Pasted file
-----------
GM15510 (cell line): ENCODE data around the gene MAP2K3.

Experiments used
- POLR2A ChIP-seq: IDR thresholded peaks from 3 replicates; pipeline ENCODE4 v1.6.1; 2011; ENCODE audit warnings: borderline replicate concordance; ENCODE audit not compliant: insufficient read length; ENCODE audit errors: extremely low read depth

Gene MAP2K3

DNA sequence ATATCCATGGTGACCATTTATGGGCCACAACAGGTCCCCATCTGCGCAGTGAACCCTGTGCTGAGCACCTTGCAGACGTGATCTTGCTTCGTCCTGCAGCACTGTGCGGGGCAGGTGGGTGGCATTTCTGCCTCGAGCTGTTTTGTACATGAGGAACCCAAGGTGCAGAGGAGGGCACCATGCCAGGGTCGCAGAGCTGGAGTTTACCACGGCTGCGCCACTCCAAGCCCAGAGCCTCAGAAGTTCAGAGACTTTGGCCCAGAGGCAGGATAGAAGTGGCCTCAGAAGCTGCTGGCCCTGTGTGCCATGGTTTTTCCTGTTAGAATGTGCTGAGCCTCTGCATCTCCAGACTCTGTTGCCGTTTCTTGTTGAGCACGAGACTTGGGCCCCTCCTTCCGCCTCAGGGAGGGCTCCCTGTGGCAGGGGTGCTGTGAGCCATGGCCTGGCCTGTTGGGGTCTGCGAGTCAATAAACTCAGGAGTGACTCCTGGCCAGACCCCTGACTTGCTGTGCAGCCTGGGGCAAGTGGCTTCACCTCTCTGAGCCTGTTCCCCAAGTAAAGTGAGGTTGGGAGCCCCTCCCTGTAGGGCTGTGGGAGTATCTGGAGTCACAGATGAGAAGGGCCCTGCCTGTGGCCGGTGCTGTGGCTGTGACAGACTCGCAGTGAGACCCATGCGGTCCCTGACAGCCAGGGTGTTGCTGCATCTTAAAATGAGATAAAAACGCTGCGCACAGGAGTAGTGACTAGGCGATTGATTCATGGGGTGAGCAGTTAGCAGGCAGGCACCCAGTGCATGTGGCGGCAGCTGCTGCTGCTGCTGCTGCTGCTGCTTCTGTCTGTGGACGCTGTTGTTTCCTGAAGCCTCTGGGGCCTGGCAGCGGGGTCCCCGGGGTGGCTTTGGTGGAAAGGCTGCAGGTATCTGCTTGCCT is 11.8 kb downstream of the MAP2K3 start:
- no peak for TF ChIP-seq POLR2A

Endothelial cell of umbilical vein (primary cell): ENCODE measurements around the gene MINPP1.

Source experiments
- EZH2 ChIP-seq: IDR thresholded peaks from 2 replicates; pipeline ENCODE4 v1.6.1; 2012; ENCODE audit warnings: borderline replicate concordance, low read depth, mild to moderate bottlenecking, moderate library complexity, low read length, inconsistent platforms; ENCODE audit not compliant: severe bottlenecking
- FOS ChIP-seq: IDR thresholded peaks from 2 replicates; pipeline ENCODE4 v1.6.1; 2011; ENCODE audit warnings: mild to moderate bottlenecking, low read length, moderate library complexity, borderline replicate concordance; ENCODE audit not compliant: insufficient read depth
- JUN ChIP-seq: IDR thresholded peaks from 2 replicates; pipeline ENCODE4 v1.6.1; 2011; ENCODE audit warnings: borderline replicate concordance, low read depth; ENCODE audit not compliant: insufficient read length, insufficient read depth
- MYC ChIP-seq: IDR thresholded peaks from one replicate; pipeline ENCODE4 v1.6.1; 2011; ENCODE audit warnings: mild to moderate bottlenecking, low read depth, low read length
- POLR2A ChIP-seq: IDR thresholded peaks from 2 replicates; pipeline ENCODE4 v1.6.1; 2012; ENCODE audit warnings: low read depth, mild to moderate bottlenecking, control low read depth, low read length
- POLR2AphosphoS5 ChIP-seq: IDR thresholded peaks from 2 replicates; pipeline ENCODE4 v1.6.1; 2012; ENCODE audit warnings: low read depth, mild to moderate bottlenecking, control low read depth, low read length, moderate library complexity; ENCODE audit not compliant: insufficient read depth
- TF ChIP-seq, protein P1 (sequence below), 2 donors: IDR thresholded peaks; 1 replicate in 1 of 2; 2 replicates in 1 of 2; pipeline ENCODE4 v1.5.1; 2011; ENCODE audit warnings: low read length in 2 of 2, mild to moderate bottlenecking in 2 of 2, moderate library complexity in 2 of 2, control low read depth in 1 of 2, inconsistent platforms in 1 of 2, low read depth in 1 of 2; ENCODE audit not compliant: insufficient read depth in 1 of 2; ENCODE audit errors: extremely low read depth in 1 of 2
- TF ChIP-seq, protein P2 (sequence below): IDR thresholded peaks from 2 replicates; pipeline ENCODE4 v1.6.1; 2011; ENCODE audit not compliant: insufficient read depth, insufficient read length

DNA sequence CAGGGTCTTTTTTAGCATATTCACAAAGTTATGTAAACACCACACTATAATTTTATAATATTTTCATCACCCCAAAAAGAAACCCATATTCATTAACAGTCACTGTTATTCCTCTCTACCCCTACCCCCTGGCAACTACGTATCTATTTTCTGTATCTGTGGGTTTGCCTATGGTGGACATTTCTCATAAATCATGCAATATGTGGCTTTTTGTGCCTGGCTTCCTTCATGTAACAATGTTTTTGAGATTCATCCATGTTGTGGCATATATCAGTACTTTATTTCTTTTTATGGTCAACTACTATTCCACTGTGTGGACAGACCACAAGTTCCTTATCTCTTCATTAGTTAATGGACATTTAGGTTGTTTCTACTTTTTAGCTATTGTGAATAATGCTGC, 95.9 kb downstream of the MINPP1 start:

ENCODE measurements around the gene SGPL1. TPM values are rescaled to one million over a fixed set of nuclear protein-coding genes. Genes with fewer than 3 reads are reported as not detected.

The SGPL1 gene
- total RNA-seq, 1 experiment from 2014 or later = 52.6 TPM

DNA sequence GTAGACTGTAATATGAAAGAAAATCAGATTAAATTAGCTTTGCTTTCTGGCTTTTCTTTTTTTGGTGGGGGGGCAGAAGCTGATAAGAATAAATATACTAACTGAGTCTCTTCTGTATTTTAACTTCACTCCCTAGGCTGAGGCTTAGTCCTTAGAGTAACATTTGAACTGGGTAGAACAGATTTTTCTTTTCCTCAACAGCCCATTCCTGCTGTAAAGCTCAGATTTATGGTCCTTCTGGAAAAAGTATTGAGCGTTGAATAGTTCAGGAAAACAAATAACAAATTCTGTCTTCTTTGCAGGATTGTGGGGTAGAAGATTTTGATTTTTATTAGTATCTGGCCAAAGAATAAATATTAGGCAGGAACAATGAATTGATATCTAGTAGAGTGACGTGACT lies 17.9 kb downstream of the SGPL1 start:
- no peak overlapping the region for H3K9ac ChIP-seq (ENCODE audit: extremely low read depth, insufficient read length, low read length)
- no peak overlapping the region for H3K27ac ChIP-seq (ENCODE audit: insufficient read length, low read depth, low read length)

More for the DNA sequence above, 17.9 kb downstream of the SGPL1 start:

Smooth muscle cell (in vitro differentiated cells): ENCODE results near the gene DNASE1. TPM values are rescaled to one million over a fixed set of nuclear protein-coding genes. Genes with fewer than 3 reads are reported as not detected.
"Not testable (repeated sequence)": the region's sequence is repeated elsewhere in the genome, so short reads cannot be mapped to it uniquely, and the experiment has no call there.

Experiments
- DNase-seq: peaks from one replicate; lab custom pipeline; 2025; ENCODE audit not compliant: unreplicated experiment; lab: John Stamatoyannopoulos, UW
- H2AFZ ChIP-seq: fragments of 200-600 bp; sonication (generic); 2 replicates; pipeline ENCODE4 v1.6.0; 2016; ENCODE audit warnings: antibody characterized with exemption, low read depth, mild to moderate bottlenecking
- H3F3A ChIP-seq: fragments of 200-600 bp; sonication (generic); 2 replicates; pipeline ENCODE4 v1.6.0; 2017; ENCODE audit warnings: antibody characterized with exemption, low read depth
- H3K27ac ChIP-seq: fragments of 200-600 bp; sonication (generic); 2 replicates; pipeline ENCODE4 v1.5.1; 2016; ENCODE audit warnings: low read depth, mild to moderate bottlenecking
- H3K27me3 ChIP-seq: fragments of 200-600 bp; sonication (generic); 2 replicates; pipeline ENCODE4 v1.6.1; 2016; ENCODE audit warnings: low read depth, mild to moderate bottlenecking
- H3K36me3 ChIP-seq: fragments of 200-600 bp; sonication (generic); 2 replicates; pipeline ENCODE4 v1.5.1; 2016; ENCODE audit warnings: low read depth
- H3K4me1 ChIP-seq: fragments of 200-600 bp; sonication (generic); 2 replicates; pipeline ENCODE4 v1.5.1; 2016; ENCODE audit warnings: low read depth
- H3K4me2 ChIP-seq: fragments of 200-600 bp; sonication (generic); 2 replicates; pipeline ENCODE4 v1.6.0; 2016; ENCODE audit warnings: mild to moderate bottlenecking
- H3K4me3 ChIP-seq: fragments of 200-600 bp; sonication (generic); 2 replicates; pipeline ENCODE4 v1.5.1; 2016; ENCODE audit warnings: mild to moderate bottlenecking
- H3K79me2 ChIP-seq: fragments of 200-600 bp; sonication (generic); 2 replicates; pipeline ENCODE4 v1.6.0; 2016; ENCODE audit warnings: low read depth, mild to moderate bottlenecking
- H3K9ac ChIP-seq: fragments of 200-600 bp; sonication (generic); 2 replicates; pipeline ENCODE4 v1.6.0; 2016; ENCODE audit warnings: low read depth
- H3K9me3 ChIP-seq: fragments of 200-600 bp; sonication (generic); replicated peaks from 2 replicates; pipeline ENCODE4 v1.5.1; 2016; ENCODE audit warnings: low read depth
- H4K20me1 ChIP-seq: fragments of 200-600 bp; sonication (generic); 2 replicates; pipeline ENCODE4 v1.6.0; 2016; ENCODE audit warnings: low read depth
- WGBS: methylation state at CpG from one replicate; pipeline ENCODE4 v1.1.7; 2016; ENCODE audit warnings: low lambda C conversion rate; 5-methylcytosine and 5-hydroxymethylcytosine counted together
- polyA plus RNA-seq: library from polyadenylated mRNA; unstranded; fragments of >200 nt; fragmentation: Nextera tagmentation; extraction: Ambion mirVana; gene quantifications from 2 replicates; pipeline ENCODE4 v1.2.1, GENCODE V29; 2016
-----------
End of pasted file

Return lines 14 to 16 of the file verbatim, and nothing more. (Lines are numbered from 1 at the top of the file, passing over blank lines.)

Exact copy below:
- POLR2AphosphoS5 ChIP-seq: IDR thresholded peaks from 2 replicates; pipeline ENCODE4 v1.6.1; 2012; ENCODE audit warnings: low read depth, mild to moderate bottlenecking, control low read depth, low read length, moderate library complexity; ENCODE audit not compliant: insufficient read depth
- TF ChIP-seq, protein P1 (sequence below), 2 donors: IDR thresholded peaks; 1 replicate in 1 of 2; 2 replicates in 1 of 2; pipeline ENCODE4 v1.5.1; 2011; ENCODE audit warnings: low read length in 2 of 2, mild to moderate bottlenecking in 2 of 2, moderate library complexity in 2 of 2, control low read depth in 1 of 2, inconsistent platforms in 1 of 2, low read depth in 1 of 2; ENCODE audit not compliant: insufficient read depth in 1 of 2; ENCODE audit errors: extremely low read depth in 1 of 2
- TF ChIP-seq, protein P2 (sequence below): IDR thresholded peaks from 2 replicates; pipeline ENCODE4 v1.6.1; 2011; ENCODE audit not compliant: insufficient read depth, insufficient read length